Gender violence

Is ‘she’s sexy when she’s dead’ the only way noir writers can depict crimes against women?

When will writers stop serving readers and, instead, think about the women who become victims?

In a recent opinion piece for The Guardian, “Utopian thinking: How to build a truly feminist society”, author Naomi Alderman reasoned wisely: “…on the subject of women being raped, I’ve given up watching any television that includes a posed female corpse or starts with a naked, bruised woman – ruling out a surprisingly large number of shows. I wouldn’t censor; creators must be free to create, and we viewers can make our own choices.”

That a significant number of writers across media continue to think that the image of a helplessly lifeless, ruthlessly bruised (but still strikingly attractive) figure lying carelessly on the ground, clothes ripped, long hair tousled wildly, striking a strong symbol of vulnerability and moral ambiguity is the sure shot way of creating a bestseller is telling.

A similar line of thought wound its way to the Noir Literature Festival late in January 2017 at Delhi’s Oxford bookstore, where over two days crime writing played hero on some 20 panels. What caught our eye – and ear – in the crowd of authors holding forth on how to crack the perfect recipe for contemporary noir was the attempt by a panel to unravel another great mystery: what’s with the highly overused and inaccurate imagery (in popular fiction, and non-fiction) of a woman at the receiving end of a crime?

“She’s Sexy When She’s Dead”, the title of this conversation, thus proved chillingly fitting, and keenly argued by feminist publisher Urvashi Butalia and filmmaker/writer Paromita Vohra. Crime fiction all over the world, let it be said, has often been a way to talk about sex, but ends up as a morality tale far too often. “The usual line is, ‘She was a victim of her own beauty’”, Vohra said, referring to a line we’ve only heard innumerable times as a way to excuse violence against women.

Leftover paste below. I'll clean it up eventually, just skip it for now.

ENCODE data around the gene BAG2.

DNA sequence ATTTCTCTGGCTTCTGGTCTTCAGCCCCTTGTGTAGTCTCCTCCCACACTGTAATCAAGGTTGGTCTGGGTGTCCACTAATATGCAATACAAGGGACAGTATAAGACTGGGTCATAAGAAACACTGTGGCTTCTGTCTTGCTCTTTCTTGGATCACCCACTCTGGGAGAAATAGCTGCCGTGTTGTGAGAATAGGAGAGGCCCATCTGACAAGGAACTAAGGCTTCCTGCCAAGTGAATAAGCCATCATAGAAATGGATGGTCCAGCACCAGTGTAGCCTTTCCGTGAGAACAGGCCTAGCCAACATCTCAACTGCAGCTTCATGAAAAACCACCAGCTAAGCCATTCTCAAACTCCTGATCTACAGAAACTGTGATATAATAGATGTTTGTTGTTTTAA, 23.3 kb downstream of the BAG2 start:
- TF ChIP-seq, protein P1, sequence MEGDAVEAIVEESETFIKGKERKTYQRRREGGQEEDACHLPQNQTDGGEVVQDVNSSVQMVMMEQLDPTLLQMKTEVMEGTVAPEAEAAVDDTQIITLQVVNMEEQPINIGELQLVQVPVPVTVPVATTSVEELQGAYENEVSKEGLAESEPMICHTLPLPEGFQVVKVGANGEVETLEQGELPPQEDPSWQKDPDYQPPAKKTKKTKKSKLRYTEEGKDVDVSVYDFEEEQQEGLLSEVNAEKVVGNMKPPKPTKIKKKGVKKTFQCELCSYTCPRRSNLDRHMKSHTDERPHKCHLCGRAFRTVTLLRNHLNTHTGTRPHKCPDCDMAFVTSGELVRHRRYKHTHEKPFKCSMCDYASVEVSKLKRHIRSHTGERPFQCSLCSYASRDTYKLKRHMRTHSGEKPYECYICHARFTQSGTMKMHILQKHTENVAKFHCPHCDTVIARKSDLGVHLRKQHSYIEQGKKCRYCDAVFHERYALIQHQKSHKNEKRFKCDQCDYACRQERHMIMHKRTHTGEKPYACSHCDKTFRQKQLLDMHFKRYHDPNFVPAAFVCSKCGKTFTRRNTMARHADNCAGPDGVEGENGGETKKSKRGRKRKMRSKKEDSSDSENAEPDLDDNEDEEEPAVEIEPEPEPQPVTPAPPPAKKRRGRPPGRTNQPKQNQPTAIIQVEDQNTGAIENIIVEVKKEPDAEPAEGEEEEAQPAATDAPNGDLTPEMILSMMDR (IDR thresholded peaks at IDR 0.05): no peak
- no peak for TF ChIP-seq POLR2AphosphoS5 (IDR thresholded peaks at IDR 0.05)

But aren’t men at the receiving end of violence equally, argued moderator Avantika Mehta, quoting statistics that claimed more men were victims of violent crime than women. Butalia, ever the crusader of sharp feminist perspectives, wasn’t convinced: “We need to question the statistics. We know that the biggest killer of women is domestic violence, which is most often missing from statistics, including marital rape, which is legalised. It’s like if you do not see the violence in public space, it doesn’t count. What goes on behind close doors is very dark, why aren’t we talking about it?” Further, she added, “Now that women are stepping out of the house more, it is leading to another kind of violence, and then they say, ‘You stepped out, and look what happened.’”

How we report is how we write

While that kind of hostility continues to swell in conservative quarters against women who dare to step out of “safe zones”, is there more sympathy, in the eyes of the writer and reader, across fiction and non-fiction, for victims who are dead, as they cease to have control over their story? Not necessarily, felt Butalia, citing the kind of immediate reporting on the Delhi gangrape on December 16, whose victim died 13 days later. Since then, many other women in public eye have written and talked about being abused, and strengthened the wave of feminist discourse in the process.